The combined worth of the U.S. housing market is $26 trillion and climbing, according to the Economist. This is more than the all the money in today’s U.S. stock market, and investors are watching this very heavy asset class closely for signs of danger.

What sort of danger, you ask?

From a big picture perspective, the main risk lies in the slippery hands of the bond market.

Individual mortgages are bundled together into mortgage backed bonds (MBBs), which are sold on the bond market in the U.S. and globally. The Economist estimates investors currently hold $7 trillion of these MBBs.

This same intricate web of investment was a big part of why, when the housing market stumbled in 2006, the global economy collapsed around it in the years following. Investors had too much at stake in a risky system.

But surely, having learned from our mistakes, all the new regulation since the financial crisis has diminished the economic risks of the housing market!

According to the Economist, that sort of thinking is “wildly optimistic.”

That’s because, in an attempt to soothe investors back into making investments, the U.S. government has provided more guarantees on mortgages. While this alleviates the investor risk and encourages investment in housing, it puts the risk squarely on taxpayers. Along with mortgage subsidies like the mortgage interest deduction (MID) equal to $150 billion in lost revenue each year, taxpayers are on the hook for housing now and — in the event of another housing crisis and bailout — even more in the future.

Further, the housing market is not as stable as it looks from far away. Look closer, and the cracks are showing.

Cracks in the foundation

True, home prices are rising here in California and across the nation. In most high-tier home markets, home values have finally surpassed pre-recession heights (though it took a decade to do so). Meanwhile, low- and mid-tier home values continue to increase and homeowners gradually shed their negative equity status, now able to move and meaningfully contribute to the economy.

However, the price rise lacks the necessary support of:

  • home sales volume, which has bumped along at relatively the same low levels since 2009; and
  • homebuyer incomes, which are rising gradually, but at a pace far below that of even the most modest home price increases of 2016.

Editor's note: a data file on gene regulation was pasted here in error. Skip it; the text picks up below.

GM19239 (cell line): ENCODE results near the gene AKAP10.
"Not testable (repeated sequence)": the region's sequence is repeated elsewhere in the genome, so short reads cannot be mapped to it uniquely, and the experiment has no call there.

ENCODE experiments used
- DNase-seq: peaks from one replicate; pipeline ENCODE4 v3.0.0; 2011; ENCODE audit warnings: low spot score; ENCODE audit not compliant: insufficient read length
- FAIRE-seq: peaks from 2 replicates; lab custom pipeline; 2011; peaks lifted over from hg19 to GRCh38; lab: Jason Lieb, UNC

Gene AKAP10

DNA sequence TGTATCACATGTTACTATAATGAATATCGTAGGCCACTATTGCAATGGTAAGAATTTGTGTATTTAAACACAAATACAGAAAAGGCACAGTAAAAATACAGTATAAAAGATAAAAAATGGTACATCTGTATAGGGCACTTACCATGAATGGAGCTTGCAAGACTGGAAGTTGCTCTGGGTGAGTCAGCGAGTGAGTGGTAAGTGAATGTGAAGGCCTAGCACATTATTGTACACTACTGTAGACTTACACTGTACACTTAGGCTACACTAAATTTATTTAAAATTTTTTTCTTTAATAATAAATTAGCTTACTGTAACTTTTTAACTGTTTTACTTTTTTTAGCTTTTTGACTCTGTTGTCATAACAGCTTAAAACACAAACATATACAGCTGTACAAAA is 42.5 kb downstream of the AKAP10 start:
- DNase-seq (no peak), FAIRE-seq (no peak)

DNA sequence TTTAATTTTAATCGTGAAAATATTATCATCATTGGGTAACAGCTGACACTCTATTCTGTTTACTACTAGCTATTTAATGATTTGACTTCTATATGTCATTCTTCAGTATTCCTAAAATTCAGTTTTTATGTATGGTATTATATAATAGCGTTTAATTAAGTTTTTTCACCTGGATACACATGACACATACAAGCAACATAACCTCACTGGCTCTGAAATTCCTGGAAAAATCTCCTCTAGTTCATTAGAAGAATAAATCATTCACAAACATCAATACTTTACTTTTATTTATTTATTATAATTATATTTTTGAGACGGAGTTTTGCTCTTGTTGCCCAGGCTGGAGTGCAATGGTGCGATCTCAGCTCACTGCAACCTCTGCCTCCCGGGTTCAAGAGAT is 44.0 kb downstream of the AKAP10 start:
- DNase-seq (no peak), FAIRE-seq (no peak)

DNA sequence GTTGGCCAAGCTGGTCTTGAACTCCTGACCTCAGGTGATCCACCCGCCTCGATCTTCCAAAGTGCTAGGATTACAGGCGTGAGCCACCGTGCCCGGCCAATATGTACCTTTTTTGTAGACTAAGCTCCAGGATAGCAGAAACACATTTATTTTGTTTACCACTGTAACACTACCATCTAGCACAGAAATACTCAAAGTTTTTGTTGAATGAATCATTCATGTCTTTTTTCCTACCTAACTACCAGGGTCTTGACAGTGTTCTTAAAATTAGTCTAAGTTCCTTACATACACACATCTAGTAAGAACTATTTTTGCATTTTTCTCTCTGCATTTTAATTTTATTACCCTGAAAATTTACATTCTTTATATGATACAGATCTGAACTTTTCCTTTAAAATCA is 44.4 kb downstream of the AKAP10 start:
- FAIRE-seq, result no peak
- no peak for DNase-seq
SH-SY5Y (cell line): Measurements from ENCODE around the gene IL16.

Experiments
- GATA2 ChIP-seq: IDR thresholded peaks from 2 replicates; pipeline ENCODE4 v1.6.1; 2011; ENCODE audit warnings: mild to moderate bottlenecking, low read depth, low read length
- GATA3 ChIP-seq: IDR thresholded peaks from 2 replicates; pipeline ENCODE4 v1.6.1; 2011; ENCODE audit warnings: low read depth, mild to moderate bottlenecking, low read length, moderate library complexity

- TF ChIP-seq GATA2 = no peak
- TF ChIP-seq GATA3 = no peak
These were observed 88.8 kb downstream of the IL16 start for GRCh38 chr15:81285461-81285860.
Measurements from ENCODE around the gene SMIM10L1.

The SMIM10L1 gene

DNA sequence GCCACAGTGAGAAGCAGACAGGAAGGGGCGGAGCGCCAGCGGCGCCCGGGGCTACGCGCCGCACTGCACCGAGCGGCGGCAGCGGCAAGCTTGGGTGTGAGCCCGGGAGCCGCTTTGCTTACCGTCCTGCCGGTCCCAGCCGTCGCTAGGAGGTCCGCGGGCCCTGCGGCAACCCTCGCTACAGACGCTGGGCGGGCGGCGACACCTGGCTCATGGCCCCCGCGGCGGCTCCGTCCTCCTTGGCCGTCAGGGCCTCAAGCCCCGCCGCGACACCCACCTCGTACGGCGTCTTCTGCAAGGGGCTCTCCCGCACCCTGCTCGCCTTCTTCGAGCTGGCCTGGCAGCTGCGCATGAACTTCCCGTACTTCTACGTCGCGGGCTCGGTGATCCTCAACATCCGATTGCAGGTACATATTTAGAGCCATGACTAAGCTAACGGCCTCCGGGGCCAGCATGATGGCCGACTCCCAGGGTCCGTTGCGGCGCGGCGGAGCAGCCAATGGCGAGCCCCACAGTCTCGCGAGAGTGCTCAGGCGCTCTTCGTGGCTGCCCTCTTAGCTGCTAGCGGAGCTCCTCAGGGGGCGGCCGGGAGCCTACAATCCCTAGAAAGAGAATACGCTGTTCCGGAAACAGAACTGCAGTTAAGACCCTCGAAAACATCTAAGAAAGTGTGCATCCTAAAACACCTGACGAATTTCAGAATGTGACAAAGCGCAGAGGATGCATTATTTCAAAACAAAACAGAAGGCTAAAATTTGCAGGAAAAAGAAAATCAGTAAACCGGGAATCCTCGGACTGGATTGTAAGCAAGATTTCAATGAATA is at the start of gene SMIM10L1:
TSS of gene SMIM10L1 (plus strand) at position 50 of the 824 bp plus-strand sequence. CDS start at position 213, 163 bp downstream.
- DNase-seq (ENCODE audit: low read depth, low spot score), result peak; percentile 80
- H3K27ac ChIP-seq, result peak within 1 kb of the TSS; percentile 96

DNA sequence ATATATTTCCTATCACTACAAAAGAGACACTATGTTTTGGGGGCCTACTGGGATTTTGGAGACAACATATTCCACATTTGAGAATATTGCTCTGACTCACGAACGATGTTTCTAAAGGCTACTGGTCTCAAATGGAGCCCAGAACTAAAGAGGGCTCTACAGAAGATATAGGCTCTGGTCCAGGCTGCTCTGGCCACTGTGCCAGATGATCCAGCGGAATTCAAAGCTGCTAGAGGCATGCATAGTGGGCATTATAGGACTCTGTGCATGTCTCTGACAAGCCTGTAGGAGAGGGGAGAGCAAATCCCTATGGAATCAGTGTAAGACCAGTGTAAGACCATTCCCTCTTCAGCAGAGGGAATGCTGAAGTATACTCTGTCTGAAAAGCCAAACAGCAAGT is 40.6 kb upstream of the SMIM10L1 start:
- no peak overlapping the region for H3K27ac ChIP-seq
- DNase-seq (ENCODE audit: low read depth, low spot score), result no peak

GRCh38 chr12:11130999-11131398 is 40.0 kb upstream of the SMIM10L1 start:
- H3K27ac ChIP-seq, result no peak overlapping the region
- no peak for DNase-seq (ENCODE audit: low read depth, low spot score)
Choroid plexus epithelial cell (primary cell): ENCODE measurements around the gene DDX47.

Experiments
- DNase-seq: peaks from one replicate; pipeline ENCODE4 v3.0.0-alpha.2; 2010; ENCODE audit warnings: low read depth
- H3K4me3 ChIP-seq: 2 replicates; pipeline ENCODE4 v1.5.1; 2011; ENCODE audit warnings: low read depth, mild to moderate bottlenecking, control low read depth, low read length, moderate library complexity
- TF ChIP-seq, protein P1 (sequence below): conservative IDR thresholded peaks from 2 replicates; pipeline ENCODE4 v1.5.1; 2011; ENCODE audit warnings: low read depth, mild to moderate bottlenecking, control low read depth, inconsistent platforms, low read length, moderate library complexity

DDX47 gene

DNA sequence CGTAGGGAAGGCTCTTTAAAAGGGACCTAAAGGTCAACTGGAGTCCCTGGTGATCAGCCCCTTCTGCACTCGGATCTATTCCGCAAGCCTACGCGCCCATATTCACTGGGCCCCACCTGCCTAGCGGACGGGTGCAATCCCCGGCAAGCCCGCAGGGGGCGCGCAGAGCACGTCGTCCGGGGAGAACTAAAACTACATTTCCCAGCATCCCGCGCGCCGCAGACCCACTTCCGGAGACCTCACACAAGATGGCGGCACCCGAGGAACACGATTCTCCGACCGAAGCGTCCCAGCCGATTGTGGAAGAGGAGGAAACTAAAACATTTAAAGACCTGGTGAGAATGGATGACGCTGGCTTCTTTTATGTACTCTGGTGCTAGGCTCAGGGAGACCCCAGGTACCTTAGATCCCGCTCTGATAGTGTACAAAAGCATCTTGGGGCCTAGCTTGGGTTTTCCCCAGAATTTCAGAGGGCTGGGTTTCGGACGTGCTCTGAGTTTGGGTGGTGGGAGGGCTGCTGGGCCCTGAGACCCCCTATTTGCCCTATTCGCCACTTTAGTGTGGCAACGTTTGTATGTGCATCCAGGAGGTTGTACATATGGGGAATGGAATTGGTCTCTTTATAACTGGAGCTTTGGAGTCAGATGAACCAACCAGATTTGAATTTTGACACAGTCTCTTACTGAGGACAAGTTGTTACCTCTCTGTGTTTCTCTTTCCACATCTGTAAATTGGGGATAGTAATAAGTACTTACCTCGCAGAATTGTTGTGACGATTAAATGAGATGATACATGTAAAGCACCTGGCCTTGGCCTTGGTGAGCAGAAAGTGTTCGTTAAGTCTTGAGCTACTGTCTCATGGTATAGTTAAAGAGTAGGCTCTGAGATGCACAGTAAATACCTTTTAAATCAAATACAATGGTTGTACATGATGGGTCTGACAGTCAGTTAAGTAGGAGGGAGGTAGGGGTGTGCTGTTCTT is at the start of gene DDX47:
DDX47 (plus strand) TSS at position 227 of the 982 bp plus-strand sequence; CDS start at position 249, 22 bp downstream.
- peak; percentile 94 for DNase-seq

Together, these stumbling blocks show real demand from homebuyers is still lacking in today’s market. Sure, potential homebuyers are interested in buying, but they are unable to qualify at today’s prices, which continue to increase due to a lack of supply in desirable cities and neighborhoods. Once significant change takes place — like a supply increase or higher incomes — active demand will be evidenced in rising sales volume, which will give prices the long-term support needed for stability.

When you build a structure tall and don’t take the time to build a strong base, it is liable to fall at the first sign of trouble.

Given this information, are we glimpsing another housing crisis on the horizon?

Not just yet. Yes, as the Economist points out, there is plenty of risk inherent in our nation’s housing market — specifically in mortgages and the “free (never-ending) lunch” the government is handing out to lenders, on the taxpayers’ tab. As we move further away from the financial crisis, it may be safer for the long-term stability of the housing market if the government weaned the market off subsidies and blanket guarantees. Returning the lending risks from taxpayers back onto banks will also perpetuate safer lending habits, lessening the potential for another crisis.

But the good news is stricter lending regulations fell into place following the 2008 Great Recession, codified in the Dodd-Frank Wall Street Reform and Consumer Protection Act. Therefore, the mortgages bundled and sold on the bond market are — in theory — less dangerous to investors (and therefore to taxpayers), dampening the risk of a coming collapse.

Further, housing trends are pointing toward improvement, as buyer incomes continue to rise more quickly and home prices increase more gradually. This points to a more stable housing market in 2017 and the years to come.

In the meantime, a watchful regulatory eye is needed on investors in the bond market. After all, it’s everyone else who will pay if corners are cut and the scale is tipped from mortgages being a “safe investment” to downright dangerous.